Classic Car Auction Yearbook 2013–2014
by Adolfo Orsi and Raffaele Gazzi
At first sight, presenting this sort of material in the form of a printed book, as opposed to a database in electronic format, seems anachronistic. This book shows that data can be beautiful—and that flipping pages may be a more desirable way to graze and digest data.
All results are individually listed alphabetically by marque. Each entry includes the year, model, coachbuilder, chassis number, steering (rhd/lhd), the price estimate set by the auction house, the hammer price in GBP, USD, EUR, the sale information that includes the date, place and name of the auction house, and a short description. This is thoughtfully supplemented by trending graphs and several “top” listings: the top 250 results of the year, the top 100 from various perspectives, the top 10 cars with extensive descriptions, the top 5 for each year over the last twenty years, then the top 25 over the last twenty years. The market analysis section starts with contributions from four auction houses, ending with the analysis of the two authors.
This annual reference tome was the creation of Adolfo Orsi, Jr. His appreciation for fine collector cars comes as no surprise; he is the grandson of Adolfo Orsi—the industrialist who purchased Maserati in 1937 and was involved with the company until 1968—and the son of Omar Orsi, who was the managing director. In the mid-1980s he decided to specialize in the field of collector cars, organizing auctions in his native Modena, Italy. In analyzing auction results he realized there was no ready source for this data, so eventually he set out to compile it. In 1993, Orsi and his partner Raffaele Gazzi got together with Alberto Bolaffi—of the Bolaffi Ambassador Auction house—to produce the first yearbook. Hagerty Insurance in the US replaced the Bolaffi name for the 2008 edition, but all editions thereafter became the sole production of Historica Selecta SRL, the Italian company founded by Orsi in 1990 and partly owned by Gazzi since 1991 and now sponsored by Credit Suisse.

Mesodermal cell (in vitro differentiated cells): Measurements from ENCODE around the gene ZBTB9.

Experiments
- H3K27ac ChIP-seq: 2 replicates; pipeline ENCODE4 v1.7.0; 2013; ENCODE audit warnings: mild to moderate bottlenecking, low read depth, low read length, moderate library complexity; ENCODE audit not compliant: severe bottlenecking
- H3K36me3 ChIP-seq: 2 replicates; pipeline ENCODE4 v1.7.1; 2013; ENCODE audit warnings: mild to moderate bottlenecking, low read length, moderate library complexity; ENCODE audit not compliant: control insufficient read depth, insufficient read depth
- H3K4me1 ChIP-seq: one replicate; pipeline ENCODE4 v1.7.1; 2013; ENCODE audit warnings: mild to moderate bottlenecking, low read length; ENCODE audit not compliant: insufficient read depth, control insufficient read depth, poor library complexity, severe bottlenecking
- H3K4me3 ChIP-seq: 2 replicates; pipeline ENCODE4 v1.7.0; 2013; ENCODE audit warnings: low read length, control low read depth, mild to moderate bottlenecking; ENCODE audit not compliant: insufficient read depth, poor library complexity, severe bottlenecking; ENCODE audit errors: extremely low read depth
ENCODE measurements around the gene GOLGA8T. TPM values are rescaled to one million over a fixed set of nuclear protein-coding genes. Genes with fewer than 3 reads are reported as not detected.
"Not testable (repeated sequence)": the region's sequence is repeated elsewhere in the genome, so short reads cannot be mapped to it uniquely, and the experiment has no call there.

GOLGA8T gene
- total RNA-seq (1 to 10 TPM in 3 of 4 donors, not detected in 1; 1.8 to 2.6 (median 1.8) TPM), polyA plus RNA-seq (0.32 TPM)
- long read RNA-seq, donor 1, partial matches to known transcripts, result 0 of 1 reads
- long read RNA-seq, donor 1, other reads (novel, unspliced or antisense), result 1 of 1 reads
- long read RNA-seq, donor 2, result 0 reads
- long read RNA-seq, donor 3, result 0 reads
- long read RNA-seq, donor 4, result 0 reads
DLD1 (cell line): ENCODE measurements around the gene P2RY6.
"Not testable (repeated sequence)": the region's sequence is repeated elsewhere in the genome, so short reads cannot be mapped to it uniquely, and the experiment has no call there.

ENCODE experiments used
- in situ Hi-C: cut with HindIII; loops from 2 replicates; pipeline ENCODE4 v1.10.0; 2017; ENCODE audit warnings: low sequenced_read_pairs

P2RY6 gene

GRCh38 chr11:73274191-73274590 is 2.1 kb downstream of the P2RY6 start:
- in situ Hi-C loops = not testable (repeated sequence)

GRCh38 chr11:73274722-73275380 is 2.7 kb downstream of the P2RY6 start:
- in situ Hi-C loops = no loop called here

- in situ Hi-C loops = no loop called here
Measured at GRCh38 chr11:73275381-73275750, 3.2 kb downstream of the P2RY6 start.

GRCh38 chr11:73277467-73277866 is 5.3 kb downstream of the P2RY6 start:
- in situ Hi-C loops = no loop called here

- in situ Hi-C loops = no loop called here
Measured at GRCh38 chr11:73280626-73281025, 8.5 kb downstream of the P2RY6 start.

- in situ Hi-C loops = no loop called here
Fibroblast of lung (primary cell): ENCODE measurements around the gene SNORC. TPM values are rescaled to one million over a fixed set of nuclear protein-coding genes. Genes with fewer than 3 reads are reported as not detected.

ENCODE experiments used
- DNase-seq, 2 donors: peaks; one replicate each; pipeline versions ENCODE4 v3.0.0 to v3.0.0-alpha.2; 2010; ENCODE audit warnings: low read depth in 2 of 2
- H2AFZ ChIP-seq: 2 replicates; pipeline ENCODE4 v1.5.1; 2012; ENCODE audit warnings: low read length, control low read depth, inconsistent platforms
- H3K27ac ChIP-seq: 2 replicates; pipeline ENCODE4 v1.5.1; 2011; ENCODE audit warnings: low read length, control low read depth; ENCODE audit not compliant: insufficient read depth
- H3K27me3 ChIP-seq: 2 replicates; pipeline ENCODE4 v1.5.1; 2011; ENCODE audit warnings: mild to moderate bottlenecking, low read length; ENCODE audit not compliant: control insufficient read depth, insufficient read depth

The quality of the production is evident, not only in its contents, but also in the construction. The glossy paper is held by a robust spine and nearly every page has pictures with captions that start with a reference number that could be found, in bold, within its respective auction result line entry.
From the average enthusiast to the ardent auction follower, this yearbook is very engaging. They say the best technology is the item you never thought you needed, but after you have it, you don’t know how you could live without it (think smartphone). Here is an example where that saying applies to a book.
Copyright 2016, Rubén Verdés (speedreaders.info).
This review appears courtesy of the SAH in whose Journal 273 it was first printed in substantially similar form.